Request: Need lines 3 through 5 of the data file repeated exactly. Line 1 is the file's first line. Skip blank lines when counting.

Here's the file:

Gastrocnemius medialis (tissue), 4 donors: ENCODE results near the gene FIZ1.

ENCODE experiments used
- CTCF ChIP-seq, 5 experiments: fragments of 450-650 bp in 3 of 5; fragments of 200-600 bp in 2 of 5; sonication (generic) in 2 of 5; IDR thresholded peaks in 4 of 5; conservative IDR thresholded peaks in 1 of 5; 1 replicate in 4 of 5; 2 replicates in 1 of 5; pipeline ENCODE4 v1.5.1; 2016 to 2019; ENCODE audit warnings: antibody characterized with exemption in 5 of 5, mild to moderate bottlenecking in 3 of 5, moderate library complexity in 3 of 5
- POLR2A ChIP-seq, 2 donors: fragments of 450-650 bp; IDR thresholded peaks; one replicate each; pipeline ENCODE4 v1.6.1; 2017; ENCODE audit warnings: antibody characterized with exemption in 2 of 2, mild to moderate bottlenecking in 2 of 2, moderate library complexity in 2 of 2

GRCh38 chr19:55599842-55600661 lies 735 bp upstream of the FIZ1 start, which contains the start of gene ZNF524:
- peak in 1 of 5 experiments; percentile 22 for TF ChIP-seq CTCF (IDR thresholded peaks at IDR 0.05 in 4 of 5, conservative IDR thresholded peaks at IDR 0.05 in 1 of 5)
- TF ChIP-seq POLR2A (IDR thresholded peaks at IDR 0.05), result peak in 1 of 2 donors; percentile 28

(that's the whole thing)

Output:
- CTCF ChIP-seq, 5 experiments: fragments of 450-650 bp in 3 of 5; fragments of 200-600 bp in 2 of 5; sonication (generic) in 2 of 5; IDR thresholded peaks in 4 of 5; conservative IDR thresholded peaks in 1 of 5; 1 replicate in 4 of 5; 2 replicates in 1 of 5; pipeline ENCODE4 v1.5.1; 2016 to 2019; ENCODE audit warnings: antibody characterized with exemption in 5 of 5, mild to moderate bottlenecking in 3 of 5, moderate library complexity in 3 of 5
- POLR2A ChIP-seq, 2 donors: fragments of 450-650 bp; IDR thresholded peaks; one replicate each; pipeline ENCODE4 v1.6.1; 2017; ENCODE audit warnings: antibody characterized with exemption in 2 of 2, mild to moderate bottlenecking in 2 of 2, moderate library complexity in 2 of 2

GRCh38 chr19:55599842-55600661 lies 735 bp upstream of the FIZ1 start, which contains the start of gene ZNF524: